Located in the small town of Bokoshe, Oklahoma, population 512 (2010 Census), is a dumpsite for byproducts of Shady Point coal-fired power plant operations.
Shady Point is a 350 megawatt plant that produces electricity for many locations throughout the Midwestern United States.
90% of the coal used comes from Wyoming and the rest is Oklahoma coal- both having a high sulfur content and of very poor quality . The byproduct of burned coal is a powdery substance called coal combustion waste, or fly ash , a substance driven through the middle of the town of Bokoshe on 80 trucks a day to an unlined dumpsite .
This dump has been in the town since 2001 .
There are at least 12 fly ash dumpsites in Oklahoma, but none bigger than this one.
Standing 55 feet tall and covering more than 20 acres , this pit is operated by Making Money Having Fun LLC (MMHF) and has greatly impacted the residents of Bokoshe and spurred an intense fight with local, state and federal government agencies.
Other cities get the benefits of electricity produced from the Shady Point power plant, yet the people of Bokoshe are left to suffer the consequences.
Residents have described the impacts of the fly ash on their health, their town and their lives.
Homegrown food is contaminated by the ash coming off of the trucks, they can feel the grit hitting their faces when standing outside, neighbors and family have been diagnosed with and have died from cancer, and many people- especially children- have suffered from respiratory illnesses . Radioactive materials are just one major concern that residents have . Of the twenty homes in the immediate neighborhood of the dumpsite, fourteen homes have one or more cancer victims .
An article written by Physicians for Social Responsibility noted that all coals have at least some level of naturally occurring radioactive materials and these are concentrated through the burning process and then stay with the coal ash when the carbon is burned off.
If these dusts, or fly ash, are inhaled, they can transport radioactive metals into a person’s lungs and even bones .
The dumpsite is operating just 1.5 miles from the Bokoshe public school which serves 250 students .
Fugitive dust from the dump is blamed for a high asthma rate suffered by school children . Teachers at the school have observed that more than half of their students have asthma . The dust does not have to be inhaled to be dangerous and can just as easily contaminate surface water supplies which can be ingested by humans and other species .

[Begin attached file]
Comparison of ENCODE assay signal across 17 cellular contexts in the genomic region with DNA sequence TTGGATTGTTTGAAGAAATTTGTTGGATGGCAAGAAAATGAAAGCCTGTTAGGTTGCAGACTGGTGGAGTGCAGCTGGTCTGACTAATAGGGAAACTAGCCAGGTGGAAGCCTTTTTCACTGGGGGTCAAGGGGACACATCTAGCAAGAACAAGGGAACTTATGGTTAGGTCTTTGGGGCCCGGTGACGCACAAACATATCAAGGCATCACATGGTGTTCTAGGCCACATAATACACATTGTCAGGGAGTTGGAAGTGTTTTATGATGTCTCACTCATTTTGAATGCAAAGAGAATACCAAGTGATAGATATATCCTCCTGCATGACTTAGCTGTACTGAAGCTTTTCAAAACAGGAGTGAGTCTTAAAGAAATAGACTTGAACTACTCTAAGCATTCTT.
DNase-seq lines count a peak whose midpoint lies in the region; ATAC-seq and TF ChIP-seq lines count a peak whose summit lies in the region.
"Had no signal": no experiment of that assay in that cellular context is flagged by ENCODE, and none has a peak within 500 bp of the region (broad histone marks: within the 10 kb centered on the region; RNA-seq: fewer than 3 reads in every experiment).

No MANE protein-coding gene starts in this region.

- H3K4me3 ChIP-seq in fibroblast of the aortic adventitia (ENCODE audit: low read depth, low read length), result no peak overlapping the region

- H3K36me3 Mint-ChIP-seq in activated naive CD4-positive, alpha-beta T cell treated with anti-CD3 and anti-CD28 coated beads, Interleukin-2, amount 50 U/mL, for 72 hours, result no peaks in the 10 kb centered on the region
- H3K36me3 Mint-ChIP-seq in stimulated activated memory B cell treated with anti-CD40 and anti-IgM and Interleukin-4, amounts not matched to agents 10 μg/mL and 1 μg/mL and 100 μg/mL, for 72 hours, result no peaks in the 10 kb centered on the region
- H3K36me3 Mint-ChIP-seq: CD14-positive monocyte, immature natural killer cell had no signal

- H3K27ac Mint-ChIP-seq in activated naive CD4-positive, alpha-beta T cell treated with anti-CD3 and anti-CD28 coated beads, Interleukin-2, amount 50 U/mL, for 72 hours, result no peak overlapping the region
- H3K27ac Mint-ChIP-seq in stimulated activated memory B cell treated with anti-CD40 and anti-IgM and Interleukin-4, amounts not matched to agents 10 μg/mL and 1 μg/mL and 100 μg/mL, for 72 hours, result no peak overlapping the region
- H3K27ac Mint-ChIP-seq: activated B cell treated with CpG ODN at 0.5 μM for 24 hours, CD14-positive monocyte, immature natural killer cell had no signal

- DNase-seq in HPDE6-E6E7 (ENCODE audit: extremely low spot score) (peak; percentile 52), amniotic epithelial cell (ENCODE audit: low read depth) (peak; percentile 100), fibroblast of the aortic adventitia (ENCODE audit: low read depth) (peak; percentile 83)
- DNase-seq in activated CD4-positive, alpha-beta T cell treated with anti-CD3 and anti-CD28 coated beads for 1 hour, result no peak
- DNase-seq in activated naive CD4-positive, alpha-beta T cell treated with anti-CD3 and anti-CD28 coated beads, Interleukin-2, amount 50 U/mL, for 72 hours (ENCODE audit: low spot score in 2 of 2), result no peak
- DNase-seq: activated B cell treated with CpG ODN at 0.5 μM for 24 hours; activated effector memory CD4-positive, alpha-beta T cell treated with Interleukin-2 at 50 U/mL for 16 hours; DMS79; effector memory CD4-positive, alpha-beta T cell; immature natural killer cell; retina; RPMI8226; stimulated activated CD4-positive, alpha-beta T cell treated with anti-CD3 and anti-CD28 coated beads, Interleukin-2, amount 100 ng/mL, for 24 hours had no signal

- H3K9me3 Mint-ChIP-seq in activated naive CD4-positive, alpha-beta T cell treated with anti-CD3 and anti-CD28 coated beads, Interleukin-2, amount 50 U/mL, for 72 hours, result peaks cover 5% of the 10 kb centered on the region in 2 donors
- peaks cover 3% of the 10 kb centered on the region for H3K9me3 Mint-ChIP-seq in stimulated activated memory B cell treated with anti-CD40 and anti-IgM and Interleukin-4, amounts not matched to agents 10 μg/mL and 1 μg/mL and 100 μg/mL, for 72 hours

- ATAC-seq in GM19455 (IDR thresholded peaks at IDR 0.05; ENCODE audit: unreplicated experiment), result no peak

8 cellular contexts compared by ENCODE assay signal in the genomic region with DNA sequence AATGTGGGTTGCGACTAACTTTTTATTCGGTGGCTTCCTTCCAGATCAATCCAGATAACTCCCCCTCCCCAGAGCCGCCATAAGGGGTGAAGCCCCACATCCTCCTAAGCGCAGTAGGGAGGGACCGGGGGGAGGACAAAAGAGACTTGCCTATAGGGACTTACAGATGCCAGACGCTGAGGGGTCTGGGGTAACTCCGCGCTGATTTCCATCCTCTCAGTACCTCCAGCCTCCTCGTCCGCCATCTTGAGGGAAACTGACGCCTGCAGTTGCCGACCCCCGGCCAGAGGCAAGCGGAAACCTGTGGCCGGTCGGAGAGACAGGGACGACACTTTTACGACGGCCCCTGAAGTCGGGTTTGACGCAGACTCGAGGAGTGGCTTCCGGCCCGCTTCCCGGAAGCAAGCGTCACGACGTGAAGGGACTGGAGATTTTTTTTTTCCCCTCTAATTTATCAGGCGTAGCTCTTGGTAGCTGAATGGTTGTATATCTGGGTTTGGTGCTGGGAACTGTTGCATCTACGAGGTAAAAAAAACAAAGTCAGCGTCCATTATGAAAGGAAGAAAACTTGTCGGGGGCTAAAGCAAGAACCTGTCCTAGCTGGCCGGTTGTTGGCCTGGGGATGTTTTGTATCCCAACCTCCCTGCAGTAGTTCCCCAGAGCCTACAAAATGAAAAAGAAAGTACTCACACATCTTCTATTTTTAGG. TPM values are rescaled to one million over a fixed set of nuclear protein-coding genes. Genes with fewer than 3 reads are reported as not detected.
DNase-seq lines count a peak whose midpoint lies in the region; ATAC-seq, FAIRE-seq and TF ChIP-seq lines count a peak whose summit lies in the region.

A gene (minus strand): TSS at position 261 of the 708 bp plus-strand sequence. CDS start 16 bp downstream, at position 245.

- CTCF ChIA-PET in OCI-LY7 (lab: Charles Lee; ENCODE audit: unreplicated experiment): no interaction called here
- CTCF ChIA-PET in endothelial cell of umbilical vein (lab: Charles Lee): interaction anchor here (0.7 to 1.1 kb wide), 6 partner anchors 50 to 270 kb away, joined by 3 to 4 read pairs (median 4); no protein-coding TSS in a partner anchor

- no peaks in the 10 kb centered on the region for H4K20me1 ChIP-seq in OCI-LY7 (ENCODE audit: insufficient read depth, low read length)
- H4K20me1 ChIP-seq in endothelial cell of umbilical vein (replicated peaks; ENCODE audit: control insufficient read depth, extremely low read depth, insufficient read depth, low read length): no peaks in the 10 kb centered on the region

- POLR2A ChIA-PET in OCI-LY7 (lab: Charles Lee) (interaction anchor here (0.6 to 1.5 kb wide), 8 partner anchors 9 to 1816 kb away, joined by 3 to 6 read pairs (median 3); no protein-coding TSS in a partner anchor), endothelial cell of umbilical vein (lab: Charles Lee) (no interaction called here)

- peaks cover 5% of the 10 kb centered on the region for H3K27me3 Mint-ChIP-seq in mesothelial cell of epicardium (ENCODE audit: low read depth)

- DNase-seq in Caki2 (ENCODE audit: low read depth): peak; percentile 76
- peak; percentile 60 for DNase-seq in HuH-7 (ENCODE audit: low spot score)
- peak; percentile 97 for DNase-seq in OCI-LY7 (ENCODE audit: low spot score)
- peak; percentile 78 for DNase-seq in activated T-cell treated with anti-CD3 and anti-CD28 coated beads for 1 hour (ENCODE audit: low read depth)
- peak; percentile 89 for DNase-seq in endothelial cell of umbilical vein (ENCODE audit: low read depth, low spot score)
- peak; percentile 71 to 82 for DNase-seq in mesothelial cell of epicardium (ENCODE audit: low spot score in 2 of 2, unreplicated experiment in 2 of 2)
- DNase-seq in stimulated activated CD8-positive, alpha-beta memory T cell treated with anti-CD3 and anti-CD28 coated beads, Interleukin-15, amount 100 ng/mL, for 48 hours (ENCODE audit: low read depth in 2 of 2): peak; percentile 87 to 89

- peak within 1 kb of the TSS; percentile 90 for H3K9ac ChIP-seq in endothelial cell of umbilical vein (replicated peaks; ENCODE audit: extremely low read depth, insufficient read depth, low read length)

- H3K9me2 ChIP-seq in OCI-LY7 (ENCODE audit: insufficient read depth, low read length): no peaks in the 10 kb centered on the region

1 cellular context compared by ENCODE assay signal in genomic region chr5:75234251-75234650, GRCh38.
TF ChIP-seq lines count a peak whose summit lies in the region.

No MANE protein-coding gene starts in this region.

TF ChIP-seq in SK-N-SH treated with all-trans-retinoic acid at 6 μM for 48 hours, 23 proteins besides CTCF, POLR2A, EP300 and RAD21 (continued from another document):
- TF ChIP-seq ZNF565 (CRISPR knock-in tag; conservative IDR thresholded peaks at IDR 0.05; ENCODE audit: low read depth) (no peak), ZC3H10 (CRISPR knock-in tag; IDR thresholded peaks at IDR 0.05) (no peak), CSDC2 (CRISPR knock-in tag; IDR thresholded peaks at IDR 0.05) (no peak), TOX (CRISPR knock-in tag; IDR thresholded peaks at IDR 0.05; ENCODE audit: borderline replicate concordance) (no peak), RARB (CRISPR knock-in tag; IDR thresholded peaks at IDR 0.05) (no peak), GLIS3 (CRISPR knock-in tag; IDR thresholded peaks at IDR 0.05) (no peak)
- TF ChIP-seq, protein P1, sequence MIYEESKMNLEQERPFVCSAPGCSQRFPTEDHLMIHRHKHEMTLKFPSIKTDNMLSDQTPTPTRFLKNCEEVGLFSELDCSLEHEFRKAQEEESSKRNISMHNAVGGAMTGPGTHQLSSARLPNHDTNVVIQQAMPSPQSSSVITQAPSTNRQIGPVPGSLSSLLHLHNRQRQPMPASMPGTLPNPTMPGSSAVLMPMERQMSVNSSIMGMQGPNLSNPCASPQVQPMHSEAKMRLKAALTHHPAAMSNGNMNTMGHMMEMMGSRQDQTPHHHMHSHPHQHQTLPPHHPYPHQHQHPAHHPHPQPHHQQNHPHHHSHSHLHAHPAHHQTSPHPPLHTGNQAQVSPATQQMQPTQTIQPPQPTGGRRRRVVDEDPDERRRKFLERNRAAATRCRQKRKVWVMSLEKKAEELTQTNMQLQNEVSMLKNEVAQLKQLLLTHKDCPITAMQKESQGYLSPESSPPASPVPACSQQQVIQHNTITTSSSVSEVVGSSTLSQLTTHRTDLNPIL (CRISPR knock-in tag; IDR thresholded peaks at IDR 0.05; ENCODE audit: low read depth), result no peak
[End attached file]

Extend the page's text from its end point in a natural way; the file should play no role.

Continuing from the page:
If the fly ash gets into drinking water, the cancer risk can increase from 20 to 2,000 times the EPA’s targets. In 2009 and 2010, the discharge water tested at the Bokoshe dumpsite was found to be toxic, a case that was referred to the Department of Justice when MMHF was not compliant with EPA’s orders to stop polluting . Additionally, MMHF was found in violation of both the Clean Water Act and Clean Air Act for seven years but was not assessed any monetary penalties . A link between exposure and specific diseases is difficult to prove but the U.S. EPA concluded that dumps that do not have protective liners (such as this one operated by MMHF) present a high risk of human exposure to arsenic and other hazardous contaminants .
In March 2008, Shady Point applied for an air permit to build a 630 MW addition next to their original plant . Local opposition sprung up with the help of the Sierra Club, Public Citizen, and the Center for Energy Matters .
Smaller activists groups formed, held informational meetings and spread the word about the proposed expansion .
In 2009, Shady Point withdrew its permit application stating that the decision was “part of our broader strategy to re-evaluate our growth plans” .
This decision happened during a time when the EPA was reconsidering the Bush administration's policy not to enforce pollution-control regulations on coal-fired plants and had proposed declaring coal ash a hazardous waste which would require stricter regulations .
The EPA held a public hearing in Dallas regarding this proposal, a meeting that Bokoshe residents attended and spoke at . There was definite opposition to EPA’s proposal from industry groups and other government agencies.
One comment at the hearing came from an individual with Citizens for Recycling First who stated that “Fly ash does not rise to the level of toxicity that would qualify it as a hazardous waste based on what's in it" and it should instead be recycled .
At the state level, there is no clear line of responsibility for the fly ash making it very difficult for residents to achieve any results through the state. Oklahoma DEQ only regulates the air at the site of the pit while the Oklahoma Department of Mines is supposedly responsible for regulating the fly ash .
Similarly, Oklahoma state regulations fail to require basic disposal safeguards such as groundwater monitoring at all coal ash ponds and landfills and composite liners at all new coal ash ponds and landfills . The state of Oklahoma also does not mandate dust controls at coal ash landfills or ponds and does not mandate daily cover at coal ash landfills such as the one in Bokoshe .
In 2010, the EPA proposed coal ash regulations.
These regulations were not finalized in a timely manner, leading many organizations to sue the EPA for failure to follow the law .
The rule was finalized on December 19, 2014 in response to this lawsuit and established technical requirements under Subtitle D of the Resource Conservation and Recovery Act (RCRA), record keeping and reporting requirements, and many other requirements of such facilities .